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July 2018

How I spent my 67 minutes: the launch of Hygiene Angels

Written by Nathalie Leblond
Technology and Trends

Mr Mandela gave 67 years of his life fighting for the rights of humanity, so each Mandela Day (celebrated annually on the 18th July) South Africans are challenged to give 67 minutes of their time to supporting their chosen charity or serving their local community. Mandela Day is a call to action for people everywhere to take responsibility for making the world a better place, one small step at a time.  2018 would have been Mr Mandela’s 100th birthday.

One of Mr Mandela’s well known quotes is “Education is the most powerful weapon which you can use to change the worldand so it felt fitting that this year I spent my Mandela Day at a small primary school in the suburb of Vrygrond, Cape Town.  I was there because this was one of the schools nominated by our colleagues to participate in our Hygiene Angels: Keeping girls in school project which was launched countrywide to 18 schools on Mandela Day.  Take a look photographs from some of the school events here.

The Hygiene Angels program has been developed in response to the ongoing issue of period poverty in South Africa. At Rentokil Initial we believe that access to safe and hygienic sanitary products is a basic human right, and as some of our core business involves ensuring the safe and hygienic disposal of sanitary products, it makes sense to us that we get involved in a project that is so closely aligned to our business.  

But we didn’t want to just donate sanitary products. As the experts in hygiene it also felt important to us that we educate the students on good menstrual hygiene practices, as well as provide their schools with the services to ensure that the good habits we’re teaching can easily be put into practice.

Which is how I found myself standing in front of 80 schoolgirls in grades 5,6 and 7, talking about puberty, periods, sanitary bins and a whole lot in between, whilst my Initial colleagues installed hand sanitisers in the washrooms, feminine hygiene units in the girls bathrooms and arranged the quarterly ablution hygiene treatments.   Menstrual hygiene may be a core part of our business, but it's still a subject that many people are uncomfortable talking about, especially young women who may not have a maternal or sisterly figure in their life  open to such conversations.

Fortunately I have a nine year old daughter and a  ten year old niece, and I had test run my presentation on them several times to gauge the tone. Despite being told by each of them that they would simply “die of embarrassment” if I even considered coming to their schools, their feedback was invaluable and helped me create a presentation that felt more child-friendly than the corporate content we usually create.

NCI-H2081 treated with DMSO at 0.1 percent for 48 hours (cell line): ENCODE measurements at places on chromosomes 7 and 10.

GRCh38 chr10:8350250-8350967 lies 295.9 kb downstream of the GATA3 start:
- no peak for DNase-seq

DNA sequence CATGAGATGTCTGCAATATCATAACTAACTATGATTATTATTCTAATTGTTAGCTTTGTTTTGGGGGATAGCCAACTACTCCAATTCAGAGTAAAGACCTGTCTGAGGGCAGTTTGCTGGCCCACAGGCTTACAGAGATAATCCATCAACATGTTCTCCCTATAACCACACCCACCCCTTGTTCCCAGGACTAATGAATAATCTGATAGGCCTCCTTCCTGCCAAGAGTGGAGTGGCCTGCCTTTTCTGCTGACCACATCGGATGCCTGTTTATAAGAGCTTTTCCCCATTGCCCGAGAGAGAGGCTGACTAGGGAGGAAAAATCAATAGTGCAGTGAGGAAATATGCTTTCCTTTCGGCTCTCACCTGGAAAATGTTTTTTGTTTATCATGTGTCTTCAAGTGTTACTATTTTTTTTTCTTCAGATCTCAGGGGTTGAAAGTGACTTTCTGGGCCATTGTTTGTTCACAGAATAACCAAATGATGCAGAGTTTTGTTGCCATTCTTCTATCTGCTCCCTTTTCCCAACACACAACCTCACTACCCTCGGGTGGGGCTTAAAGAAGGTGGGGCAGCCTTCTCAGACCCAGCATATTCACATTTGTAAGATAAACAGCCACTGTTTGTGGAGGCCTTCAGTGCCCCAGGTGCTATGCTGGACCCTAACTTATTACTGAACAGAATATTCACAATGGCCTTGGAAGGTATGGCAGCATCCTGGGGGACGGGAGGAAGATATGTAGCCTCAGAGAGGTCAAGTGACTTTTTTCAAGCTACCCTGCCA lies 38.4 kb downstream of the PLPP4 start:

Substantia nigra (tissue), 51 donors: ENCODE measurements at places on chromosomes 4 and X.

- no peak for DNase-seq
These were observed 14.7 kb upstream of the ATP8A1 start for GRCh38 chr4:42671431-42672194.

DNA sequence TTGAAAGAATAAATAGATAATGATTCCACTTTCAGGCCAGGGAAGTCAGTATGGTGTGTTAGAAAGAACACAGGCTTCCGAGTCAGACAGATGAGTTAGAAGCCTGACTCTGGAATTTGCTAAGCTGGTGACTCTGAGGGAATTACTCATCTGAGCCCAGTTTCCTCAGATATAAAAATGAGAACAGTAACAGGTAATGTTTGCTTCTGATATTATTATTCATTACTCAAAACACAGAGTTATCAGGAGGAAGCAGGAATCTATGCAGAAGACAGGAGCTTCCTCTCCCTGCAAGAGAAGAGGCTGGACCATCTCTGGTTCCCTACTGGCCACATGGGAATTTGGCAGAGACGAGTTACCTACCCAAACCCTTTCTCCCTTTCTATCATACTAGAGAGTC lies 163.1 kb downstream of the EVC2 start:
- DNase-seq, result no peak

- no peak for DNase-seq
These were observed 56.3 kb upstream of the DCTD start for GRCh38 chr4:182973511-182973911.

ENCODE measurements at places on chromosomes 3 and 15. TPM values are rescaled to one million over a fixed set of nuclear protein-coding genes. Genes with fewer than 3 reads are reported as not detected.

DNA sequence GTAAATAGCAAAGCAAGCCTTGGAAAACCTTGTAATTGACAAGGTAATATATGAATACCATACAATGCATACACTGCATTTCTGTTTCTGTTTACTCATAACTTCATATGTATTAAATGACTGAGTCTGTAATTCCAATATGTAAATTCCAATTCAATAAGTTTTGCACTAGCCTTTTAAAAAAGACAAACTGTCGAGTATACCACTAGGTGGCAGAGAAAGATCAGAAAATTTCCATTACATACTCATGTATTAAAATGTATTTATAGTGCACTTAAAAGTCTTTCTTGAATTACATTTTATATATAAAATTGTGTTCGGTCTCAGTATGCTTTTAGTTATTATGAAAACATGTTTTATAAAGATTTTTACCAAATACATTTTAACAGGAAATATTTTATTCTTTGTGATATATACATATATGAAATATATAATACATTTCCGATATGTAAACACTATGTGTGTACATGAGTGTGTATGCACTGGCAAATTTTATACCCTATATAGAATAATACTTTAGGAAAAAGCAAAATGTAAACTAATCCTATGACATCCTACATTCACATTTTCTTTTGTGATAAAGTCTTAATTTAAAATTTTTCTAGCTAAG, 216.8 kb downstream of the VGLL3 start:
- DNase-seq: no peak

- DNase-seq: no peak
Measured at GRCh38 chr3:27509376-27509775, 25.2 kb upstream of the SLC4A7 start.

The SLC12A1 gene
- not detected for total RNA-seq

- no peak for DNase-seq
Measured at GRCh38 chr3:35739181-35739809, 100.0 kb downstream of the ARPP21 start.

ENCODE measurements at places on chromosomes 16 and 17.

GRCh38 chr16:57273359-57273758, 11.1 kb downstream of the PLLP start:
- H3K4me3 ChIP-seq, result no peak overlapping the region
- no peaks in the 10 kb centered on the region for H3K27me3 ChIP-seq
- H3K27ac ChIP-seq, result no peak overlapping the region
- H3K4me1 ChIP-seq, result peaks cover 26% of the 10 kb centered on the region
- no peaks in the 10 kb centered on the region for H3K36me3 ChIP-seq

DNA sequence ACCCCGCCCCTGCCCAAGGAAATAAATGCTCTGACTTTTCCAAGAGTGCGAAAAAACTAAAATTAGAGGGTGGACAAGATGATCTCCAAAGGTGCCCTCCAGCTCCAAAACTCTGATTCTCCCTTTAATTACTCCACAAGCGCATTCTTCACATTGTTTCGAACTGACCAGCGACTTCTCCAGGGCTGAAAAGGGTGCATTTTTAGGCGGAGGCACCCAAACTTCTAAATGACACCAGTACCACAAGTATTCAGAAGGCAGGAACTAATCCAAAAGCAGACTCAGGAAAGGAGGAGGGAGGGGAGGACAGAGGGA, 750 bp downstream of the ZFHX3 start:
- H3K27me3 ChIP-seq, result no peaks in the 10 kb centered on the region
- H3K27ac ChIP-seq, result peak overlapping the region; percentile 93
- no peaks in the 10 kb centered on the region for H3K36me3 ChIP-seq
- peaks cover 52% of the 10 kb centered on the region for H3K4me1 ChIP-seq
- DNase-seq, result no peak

Whilst initially the girls were quite reserved and shy, by the end of the session I was fielding all sorts of questions, from "how are babies made?" to  "do women in other countries also have periods" and “ does your body go back to the way it was after you have a baby?”

The girls' teachers and headteacher were present and at the end of the session they told me how valuable this sort of frank conversation is, coming from someone who isn't their teacher or their mother, as well as how very necessary and welcome the donation was of free sanitary pads to the school. Many of the girls at their school are "backyard dwellers": they live in a small shack in the backyard of someone else's home, and as such access to sanitary products is often out of reach of the family's limited finances.

Eventually we had to call an end to the questions as the girls needed to get back to class, but I left to hugs from the girls (and requests to come and talk to them again) and smiles from the teachers, and an overwhelming feeling that not only had I spent my 67 minutes extremely well this year, but that this project can make an ongoing and  real difference in the lives of school age girls.

Education is indeed the most powerful weapon one can use to change the world, but in order to get an education, our girls need to be able to stay  in school during their periods. The Hygiene Angels project will continue after Mandela day, with regular monthly donations of free sanitary pads, hygiene services and educational talks at our partner schools. Visit our project page for more information.

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Nathalie Leblond

Nathalie Leblond

Nathalie is the Category Manager at Rentokil Initial, and has worked in the hygiene and pest control industry for 12 years. Although after 12 years cockroaches still have the power to terrify her, she has learnt countless ways to defeat germs both in the workplace and at home. She is a passionate advocate for Global Handwash Day and the health benefits that can be derived from regular handwashing and hygiene practices. When not contributing to the Initial blog, Nathalie is writing press releases for sister businesses, Rentokil and Ambius. You can find her on LinkedIn.

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